Barrow-in-Furness also has a population of just 67,000 – but it has become the national coronavirus hotspot.
The industrial city has an infection rate of 882 cases per 100,000 population, or 0.88%.
This compares to rates of 368.7 in Wales, 246.4 in England, 253.1 in Scotland and 222.8 in Northern Ireland.
And as of May 1, 61 people had died from Covid-19 in Barrow – a rate of 91 per 100,000 people.
Barrow is a city of two halves, with miles of beaches against the hills of the Lake District.
But standing on the promenade, its industrial heritage is clear, as the factories on which the city’s economy depends stand above the sands.
And that could be his problem.
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While Boris Johnson told the nation to stay home, many people in Barrow simply couldn’t.
The city’s largest employer is the owner of the Barrow shipyard, BAE systems, which manufactures submarines.
And locals say most people couldn’t work from home.
Joseph McMullen, 50, has lived in the city all his life.
The construction worker says, “There are 9,500 people working in the shipyard.
“It is practically impossible to distance yourself socially. They’ve cut staff capacity now so they can
“I don’t think we locked early enough. There are also many people who live and work in nursing homes here. “
Social researcher Liz Murphy, 39, grew up in Barrow and returned from Leeds, where she works, to stay with her mother while in isolation.
She thinks it’s no coincidence that the cities with the highest infection rates are all very similar.
She said, “I guess in some ways it’s a shock when you hear that it’s this little hidden town.
“But when you look at the other areas that are the highest, it is not really surprising that eight out of 10 of them are the coastal cities of the northwest and northeast that have health inequalities , industry and low investment.
“Places like Middlesbrough and Sunderland have a lot in common with Barrow. It’s sad to read and it makes my heart ache.
“I went out for my daily exercise and I see walkers and joggers, but no real evidence of breaking the rules, and there is a lot of community spirit, people helping the vulnerable and fundraising for food banks.
“I also think we were ahead of the test curve.
“But Barrow is an industrial area with a lot of big employers, which means that people are less able to work from home. “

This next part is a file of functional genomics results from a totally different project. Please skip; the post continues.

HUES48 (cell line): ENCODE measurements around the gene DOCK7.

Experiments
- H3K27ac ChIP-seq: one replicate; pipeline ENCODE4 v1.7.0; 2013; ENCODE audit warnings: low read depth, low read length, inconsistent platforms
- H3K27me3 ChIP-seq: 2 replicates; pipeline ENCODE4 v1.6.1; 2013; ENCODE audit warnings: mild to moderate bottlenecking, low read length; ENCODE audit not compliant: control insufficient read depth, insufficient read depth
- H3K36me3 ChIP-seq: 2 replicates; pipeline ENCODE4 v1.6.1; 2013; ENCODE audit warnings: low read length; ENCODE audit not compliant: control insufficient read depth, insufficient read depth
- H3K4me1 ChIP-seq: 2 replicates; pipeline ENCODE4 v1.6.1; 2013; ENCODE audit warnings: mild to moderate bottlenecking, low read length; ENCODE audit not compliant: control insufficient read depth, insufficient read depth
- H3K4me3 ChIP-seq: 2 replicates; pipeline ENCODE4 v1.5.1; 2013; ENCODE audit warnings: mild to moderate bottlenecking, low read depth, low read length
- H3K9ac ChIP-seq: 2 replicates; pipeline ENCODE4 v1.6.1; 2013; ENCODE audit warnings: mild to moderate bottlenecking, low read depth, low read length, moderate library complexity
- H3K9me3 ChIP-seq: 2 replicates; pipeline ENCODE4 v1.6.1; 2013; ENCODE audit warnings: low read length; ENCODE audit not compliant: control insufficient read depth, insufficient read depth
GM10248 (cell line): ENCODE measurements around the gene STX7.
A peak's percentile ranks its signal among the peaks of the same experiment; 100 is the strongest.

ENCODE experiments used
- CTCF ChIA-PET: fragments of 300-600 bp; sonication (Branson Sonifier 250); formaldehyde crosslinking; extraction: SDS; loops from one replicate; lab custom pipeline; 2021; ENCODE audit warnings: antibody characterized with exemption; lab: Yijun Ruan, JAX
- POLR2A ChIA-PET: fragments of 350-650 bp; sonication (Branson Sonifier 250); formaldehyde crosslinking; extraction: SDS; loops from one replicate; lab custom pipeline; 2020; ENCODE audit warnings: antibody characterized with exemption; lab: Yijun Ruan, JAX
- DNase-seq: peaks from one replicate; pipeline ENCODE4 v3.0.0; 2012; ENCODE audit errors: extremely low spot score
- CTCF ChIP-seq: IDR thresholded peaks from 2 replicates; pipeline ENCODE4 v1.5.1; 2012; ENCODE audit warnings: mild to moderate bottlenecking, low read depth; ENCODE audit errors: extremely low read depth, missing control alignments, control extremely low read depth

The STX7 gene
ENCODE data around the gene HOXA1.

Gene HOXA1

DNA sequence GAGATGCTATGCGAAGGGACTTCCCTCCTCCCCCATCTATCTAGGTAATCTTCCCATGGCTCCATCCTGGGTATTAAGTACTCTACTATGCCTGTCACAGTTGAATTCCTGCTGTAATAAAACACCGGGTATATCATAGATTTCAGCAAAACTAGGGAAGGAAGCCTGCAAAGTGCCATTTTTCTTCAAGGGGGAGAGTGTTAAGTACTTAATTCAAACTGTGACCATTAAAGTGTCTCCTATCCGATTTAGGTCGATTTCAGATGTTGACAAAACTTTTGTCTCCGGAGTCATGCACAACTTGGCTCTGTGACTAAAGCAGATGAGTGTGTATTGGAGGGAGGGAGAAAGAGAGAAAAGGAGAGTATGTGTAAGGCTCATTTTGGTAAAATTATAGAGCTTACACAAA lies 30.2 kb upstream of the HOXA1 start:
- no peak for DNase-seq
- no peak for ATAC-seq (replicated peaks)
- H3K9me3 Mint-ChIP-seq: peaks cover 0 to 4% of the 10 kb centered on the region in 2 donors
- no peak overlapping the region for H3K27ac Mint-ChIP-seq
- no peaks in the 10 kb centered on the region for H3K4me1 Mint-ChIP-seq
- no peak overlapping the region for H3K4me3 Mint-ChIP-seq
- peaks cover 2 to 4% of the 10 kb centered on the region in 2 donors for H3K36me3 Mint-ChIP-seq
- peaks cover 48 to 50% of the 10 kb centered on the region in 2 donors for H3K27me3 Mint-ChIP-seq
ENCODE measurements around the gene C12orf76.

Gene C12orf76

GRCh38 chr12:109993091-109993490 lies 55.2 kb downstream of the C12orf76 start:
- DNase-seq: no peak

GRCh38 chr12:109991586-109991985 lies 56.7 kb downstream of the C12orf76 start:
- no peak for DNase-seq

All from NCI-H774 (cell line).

Public health director Colin Cox says high Covid-19 levels in the region should be treated with caution due to the higher test levels.
The local hospital trust began testing health workers and families in late February – three weeks before other test pioneers, such as Sheffield.
Cox said, “The test rate has been exceptionally high due to the early and proactive approach taken by the Morecambe Bay Trust University Hospital.
“With regard to Barrow in particular, although the infection rate figures are undoubtedly artificially high due to the screening rate, it is still possible that Barrow may prove to have a higher infection and mortality rate than the average.
“Indeed, one might expect: we know that death rates are higher in older populations, urban areas and the most disadvantaged areas – all of which are relevant to Barrow.
“Barrow also has a small population, so any epidemic with a certain number of deaths will have a disproportionate effect on the figures. And there have been some major epidemics in Barrow’s nursing homes. “
Despite the figures, local hospitals were not overwhelmed. But that does not mean that the locals are not worried.
Lee Roberts, deputy head of the Barrow Borough Council, said, “These numbers are concerning. We know that the hospital trust started testing earlier and more thoroughly, which significantly contributed to the higher rates we see in the data.
“What these figures do not give us is an additional detail that could tell us whether other factors have had an impact – such as age demographics, more densely spaced dwellings in certain parts of the borough or higher deprivation indicators.
“We need a data survey to see more closely if Barrow’s figures are actually above average and, if so, what’s behind it.
“All the data that indicates a trend like this must be examined to make sure that everything is being done to protect the public as we progress through the crisis. “
Taking advantage of their daily walk along the prom, retired Thomas and Christine Bowers said most of their friendship group sticks to social distancing – and so far, they don’t know anyone who has been affected by the virus.
Thomas, 61, said, “I think the high infection rate may be due to the fact that many entrepreneurs come from outside to work.
“And it’s a small town and a tight-knit community, people live together. “
Christine, 65, added, “It’s scary. “